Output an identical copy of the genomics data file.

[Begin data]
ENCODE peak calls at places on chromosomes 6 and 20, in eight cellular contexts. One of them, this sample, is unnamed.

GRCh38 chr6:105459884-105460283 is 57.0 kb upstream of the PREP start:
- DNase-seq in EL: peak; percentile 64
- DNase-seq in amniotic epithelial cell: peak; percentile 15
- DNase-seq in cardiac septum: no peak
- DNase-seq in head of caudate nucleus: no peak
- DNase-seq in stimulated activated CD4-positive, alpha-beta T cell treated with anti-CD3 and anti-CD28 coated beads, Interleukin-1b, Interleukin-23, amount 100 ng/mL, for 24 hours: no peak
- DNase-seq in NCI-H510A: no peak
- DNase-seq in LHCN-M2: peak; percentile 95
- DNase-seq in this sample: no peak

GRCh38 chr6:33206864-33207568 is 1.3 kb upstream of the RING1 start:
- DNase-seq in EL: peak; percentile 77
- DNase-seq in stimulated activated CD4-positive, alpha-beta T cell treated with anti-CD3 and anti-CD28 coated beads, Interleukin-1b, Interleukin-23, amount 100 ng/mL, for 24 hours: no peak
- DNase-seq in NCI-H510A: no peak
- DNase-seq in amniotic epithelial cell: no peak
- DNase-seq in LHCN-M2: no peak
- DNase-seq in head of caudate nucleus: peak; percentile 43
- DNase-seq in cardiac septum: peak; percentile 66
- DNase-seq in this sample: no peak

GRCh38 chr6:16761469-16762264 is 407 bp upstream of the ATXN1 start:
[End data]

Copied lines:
ENCODE peak calls at places on chromosomes 6 and 20, in eight cellular contexts. One of them, this sample, is unnamed.

GRCh38 chr6:105459884-105460283 is 57.0 kb upstream of the PREP start:
- DNase-seq in EL: peak; percentile 64
- DNase-seq in amniotic epithelial cell: peak; percentile 15
- DNase-seq in cardiac septum: no peak
- DNase-seq in head of caudate nucleus: no peak
- DNase-seq in stimulated activated CD4-positive, alpha-beta T cell treated with anti-CD3 and anti-CD28 coated beads, Interleukin-1b, Interleukin-23, amount 100 ng/mL, for 24 hours: no peak
- DNase-seq in NCI-H510A: no peak
- DNase-seq in LHCN-M2: peak; percentile 95
- DNase-seq in this sample: no peak

GRCh38 chr6:33206864-33207568 is 1.3 kb upstream of the RING1 start:
- DNase-seq in EL: peak; percentile 77
- DNase-seq in stimulated activated CD4-positive, alpha-beta T cell treated with anti-CD3 and anti-CD28 coated beads, Interleukin-1b, Interleukin-23, amount 100 ng/mL, for 24 hours: no peak
- DNase-seq in NCI-H510A: no peak
- DNase-seq in amniotic epithelial cell: no peak
- DNase-seq in LHCN-M2: no peak
- DNase-seq in head of caudate nucleus: peak; percentile 43
- DNase-seq in cardiac septum: peak; percentile 66
- DNase-seq in this sample: no peak

GRCh38 chr6:16761469-16762264 is 407 bp upstream of the ATXN1 start: